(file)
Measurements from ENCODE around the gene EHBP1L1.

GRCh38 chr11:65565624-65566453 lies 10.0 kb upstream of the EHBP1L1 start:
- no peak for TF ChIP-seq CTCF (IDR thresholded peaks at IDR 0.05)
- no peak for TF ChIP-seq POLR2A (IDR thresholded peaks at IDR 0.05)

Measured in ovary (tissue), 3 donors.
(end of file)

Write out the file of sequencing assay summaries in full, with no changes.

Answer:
Measurements from ENCODE around the gene EHBP1L1.

GRCh38 chr11:65565624-65566453 lies 10.0 kb upstream of the EHBP1L1 start:
- no peak for TF ChIP-seq CTCF (IDR thresholded peaks at IDR 0.05)
- no peak for TF ChIP-seq POLR2A (IDR thresholded peaks at IDR 0.05)

Measured in ovary (tissue), 3 donors.